Don’t let Waiting Spoil the Event

 Having to wait happens sometimes and attendees hate to wait. A fact I am familiar with because I hate to wait and I always use myself as the benchmark for the average attendee. If something is bugging me, I know it will no doubt be bugging Jane or John Doe.

I happened into a small retail store near my home the other day, a place called Tickets, Sports Collectibles & More. They offer tickets to area events, sports collectibles like baseball cards as well as stuff to wear. I was specifically looking for a baseball cap for my four year old to wear to camp. A Chicago Cubs baseball cap because his Red Sox loving dad had bought him a Red Sox cap and that wouldn’t do.

We quickly found the cap and proceeded to pay. After swiping my card, it was apparent that the Credit Card machine was having a meltdown caused by Comcast and would not be working. Like any American of the 21st century, I don’t carry cash so the stores proprietor was attempting to call in the card for approval. I felt his pain, and after 15 minutes he was starting to see my pain written on my face as my little guy was starting to climb the walls in a store that was “boring to him”.

As he attempted to give his card processing company information (all of which seemed wrong), he took note of what was happening and reached up onto the shelf and pulled out about 50 assorted sports cards (hockey, baseball) and called my son over. He asked if he would like to see something cool and proceeded to give him the cards.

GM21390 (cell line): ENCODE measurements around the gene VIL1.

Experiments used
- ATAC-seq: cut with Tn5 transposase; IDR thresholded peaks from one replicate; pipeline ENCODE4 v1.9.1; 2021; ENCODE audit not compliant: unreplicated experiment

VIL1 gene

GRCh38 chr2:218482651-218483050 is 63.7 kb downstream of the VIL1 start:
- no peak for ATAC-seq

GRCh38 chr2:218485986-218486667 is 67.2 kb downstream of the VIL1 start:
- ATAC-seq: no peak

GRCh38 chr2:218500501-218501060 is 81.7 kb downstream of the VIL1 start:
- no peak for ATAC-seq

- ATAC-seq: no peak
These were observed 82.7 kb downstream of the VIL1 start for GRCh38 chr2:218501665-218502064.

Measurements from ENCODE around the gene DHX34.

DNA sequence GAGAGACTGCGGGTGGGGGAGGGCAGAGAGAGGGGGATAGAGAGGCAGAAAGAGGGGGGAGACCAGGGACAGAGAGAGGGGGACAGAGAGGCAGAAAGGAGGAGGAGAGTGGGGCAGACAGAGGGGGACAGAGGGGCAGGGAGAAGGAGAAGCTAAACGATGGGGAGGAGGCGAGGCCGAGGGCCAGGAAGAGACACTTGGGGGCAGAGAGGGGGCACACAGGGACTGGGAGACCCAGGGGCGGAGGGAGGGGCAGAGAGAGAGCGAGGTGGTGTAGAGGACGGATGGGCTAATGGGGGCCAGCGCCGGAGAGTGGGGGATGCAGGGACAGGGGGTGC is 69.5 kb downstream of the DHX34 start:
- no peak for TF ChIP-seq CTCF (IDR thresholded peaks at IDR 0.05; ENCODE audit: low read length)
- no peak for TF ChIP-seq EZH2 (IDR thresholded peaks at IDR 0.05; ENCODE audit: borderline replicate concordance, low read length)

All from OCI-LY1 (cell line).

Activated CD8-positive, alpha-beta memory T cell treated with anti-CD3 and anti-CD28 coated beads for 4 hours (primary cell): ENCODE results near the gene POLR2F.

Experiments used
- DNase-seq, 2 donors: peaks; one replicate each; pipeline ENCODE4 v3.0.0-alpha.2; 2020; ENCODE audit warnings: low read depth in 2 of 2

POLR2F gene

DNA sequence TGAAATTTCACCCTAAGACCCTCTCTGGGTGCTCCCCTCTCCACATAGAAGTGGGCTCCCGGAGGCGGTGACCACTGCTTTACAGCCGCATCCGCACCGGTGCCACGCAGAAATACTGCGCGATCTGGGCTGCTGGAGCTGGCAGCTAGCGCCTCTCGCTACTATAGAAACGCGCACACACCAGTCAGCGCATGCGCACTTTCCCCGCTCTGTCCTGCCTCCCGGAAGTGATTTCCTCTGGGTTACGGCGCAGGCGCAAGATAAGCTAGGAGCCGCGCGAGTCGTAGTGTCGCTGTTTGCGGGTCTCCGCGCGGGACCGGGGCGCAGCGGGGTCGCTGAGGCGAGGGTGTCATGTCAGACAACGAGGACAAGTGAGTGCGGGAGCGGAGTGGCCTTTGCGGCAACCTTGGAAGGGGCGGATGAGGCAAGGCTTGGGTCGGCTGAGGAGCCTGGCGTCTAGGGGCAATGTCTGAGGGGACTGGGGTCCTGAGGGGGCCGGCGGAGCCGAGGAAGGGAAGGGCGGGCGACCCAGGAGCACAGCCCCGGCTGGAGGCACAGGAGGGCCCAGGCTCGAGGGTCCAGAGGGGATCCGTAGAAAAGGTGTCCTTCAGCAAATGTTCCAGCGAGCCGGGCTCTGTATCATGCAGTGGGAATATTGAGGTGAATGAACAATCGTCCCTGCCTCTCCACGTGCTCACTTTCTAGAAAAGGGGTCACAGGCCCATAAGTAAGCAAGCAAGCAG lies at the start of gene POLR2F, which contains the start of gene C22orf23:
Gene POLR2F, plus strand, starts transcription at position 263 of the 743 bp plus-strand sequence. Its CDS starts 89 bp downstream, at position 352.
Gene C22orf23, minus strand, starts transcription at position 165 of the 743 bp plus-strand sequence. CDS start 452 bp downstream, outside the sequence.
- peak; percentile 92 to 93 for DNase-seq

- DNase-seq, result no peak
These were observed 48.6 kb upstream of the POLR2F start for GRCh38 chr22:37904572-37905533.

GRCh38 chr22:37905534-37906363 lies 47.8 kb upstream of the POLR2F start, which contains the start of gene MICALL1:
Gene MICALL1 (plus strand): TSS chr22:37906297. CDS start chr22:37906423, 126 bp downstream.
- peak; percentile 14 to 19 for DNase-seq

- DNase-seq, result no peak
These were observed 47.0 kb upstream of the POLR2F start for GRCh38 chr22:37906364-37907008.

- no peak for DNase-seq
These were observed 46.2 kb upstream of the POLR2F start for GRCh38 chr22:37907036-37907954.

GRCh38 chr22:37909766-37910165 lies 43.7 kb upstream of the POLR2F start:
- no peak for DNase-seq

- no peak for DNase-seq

I picked up on the gesture and started to demonstrate how they could be looked at and even better, flicked through the air. This lead to few minutes of fun and laughter as the transaction was finally wound down.

What was the end result? The end result was that I got the baseball cap, my kid had a few minutes of fun in what was quickly going downhill and the merchant got a sale and a happy customer that is now talking about him.

The same can happen when registration lines back up, food lines are long or some other mishap slows down the process of the attendees getting what they want or need. How they react is totally up to the staff working the event. You can have staff that “just does the job” as the attendees start to simmer, boil and blow or you can have staff that engage, entertain and get the attendees through the experience with a little humor and fun.

What will you get in return? Attendees that are happy and may not even realize that they were waiting, attendees that will talk about the positive experience they had and attendees that will say “we were waiting, but it was not too long”.

The alternative is far worse.

Keith Johnston

Keith Johnston

Keith is the Managing Partner of i3 Events but is most widely known as the outspoken publisher of the event industry blog PlannerWire. In addition to co-hosting the Bullet List and Event Tech Pull Up Podcasts, he has been featured in Plan Your Meetings, Associations Now, Convene, Event Solutions, and has appeared on the cover of Midwest Meetings Magazine.

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